250+ Words

Build, build, build – could the government’s ambitious infrastructure plans put wellbeing at the heart of the built environment?


On 30 June 2020, Boris Johnson unveiled plans to accelerate £5billion on infrastructure projects to help ease the economic impact of coronavirus.

With the promise to “build, build, build”, the prime minster announced he wanted to use the pandemic as an opportunity to “build the homes, to fix the NHS, to tackle the skills crisis”.

Here, we look at what’s been announced, how the measures could go beyond the economy to help improve people’s day-to-day lives, and whether this is the perfect opportunity to finally put wellbeing at the heart of the built environment.

What’s included in the £5billion infrastructure plan?

There are several areas of focus for the new infrastructure plan, including over £1billion to fund the first 50 projects of a new, ten-year school rebuilding programme and further investment to repair and upgrade schools and colleges.

As well as £10million going towards improving the rail links around Manchester, £100million has been allocated to 29 road projects. Further investment is going towards digital upgrades and maintenance around 100 courts, maintenance of prisons and youth offender facilities and temporary prison places.

On top of this, £900million will go towards ‘shovel ready’ local growth projects in England, and £96million to improve town centres. It’s expected that this financial support will help develop parks, high streets and transport.

Plans to protect the UK’s natural infrastructure

In his speech, Johnson said he wanted to “build back greener and build a more beautiful Britain” by planting over 75,000 acres of trees every year by 2025.

There are also plans to boost local conservation projects, as well as create and protect thousands of jobs that will help to protect local environments. The aim is to safeguard meadows, rivers and local green spaces, which are vital for “capturing and removing CO2 from the atmosphere, protecting precious biodiversity, and connecting people with nature”.

Thinking about wellbeing in the built environment

While the ambitious multi-billion-pound plans are predominantly to kickstart the economy and create jobs, it’s interesting to note the language used by the prime minister in the announcements.

There’s an emphasis on green spaces and nature throughout the plans, and the impact this has on people’s wellbeing to “enchant and re-energise the soul”. From a Multi Comfort point of view, this aligns with our own perspectives on how plants and outdoor spaces can help to improve our wellbeing, as explained in this article about the benefits of forest bathing.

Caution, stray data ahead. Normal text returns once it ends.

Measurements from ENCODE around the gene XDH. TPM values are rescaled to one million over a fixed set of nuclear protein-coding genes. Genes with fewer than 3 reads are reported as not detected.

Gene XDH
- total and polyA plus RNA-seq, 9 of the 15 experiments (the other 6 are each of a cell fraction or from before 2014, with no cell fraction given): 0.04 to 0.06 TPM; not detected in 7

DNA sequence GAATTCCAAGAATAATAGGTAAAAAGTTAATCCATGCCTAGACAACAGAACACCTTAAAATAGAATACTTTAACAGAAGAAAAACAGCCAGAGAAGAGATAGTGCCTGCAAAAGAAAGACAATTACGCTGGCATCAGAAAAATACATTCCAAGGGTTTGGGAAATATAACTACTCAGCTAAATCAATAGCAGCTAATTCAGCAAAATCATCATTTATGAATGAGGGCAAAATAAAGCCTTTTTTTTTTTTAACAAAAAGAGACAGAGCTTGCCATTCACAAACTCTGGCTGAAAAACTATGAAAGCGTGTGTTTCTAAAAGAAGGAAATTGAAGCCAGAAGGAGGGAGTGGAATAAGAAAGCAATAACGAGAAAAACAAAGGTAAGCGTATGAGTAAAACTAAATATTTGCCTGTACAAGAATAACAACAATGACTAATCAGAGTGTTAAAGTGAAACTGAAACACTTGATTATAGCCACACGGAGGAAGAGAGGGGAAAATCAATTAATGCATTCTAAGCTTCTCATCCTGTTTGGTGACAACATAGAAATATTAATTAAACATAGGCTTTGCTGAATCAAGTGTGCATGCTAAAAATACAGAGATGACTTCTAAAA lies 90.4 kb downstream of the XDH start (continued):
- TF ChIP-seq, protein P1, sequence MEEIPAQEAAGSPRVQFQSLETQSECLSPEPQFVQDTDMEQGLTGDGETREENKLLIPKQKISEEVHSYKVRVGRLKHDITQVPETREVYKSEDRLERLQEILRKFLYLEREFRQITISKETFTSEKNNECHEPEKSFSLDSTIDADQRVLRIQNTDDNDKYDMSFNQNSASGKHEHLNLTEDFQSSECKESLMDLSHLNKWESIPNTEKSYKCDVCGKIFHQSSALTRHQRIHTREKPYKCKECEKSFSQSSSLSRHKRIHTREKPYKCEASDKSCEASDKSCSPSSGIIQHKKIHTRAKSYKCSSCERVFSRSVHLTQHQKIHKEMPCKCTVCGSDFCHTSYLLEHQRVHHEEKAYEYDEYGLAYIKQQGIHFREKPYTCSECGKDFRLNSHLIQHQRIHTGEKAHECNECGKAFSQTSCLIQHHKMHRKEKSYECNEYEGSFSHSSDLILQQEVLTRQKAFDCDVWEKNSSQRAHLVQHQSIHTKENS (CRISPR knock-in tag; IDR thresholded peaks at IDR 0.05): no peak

Following the coronavirus lockdown in the UK, many people have become aware of the importance and potential benefits of outdoor space, with more house-hunters looking for properties in rural areas and/or with gardens. It’s therefore fitting that within the announcements unveiling the plans to restart the economy – particularly through construction and infrastructure – that the prime minister focused on the importance of outdoor space.

And while the wider plans should be welcome news for the construction industry, there’s opportunity to think beyond the bricks and mortar. Whether we’re thinking about homes, schools, hospitals, workplaces or shared outdoor areas, wellbeing should be a key focus of the design and build.

For example, the right sort of school design can help improve results for students and the right sort of thermal controls is proven to be invaluable in all kinds of different settings, including hospitals and health care buildings. There’s also evidence that biophilic design makes financial sense, helping to support the economy.

With so many people’s lives turned upside down as a result of COVID-19, many are still wondering what ‘the new normal’ will be like. The government has announced significant investment to help aid the country’s recovery from the pandemic, and this gives us an opportunity to do more than simply start more construction projects – it gives us the opportunity to look at what we’re building and how we’re building it. Because by creating better spaces that enhance the quality of lives, we improve outcomes – not just for the economy, but for communities and individuals.

Ieuan Compton
Ieuan Compton Head of Marketing Services
26 Articles View Profile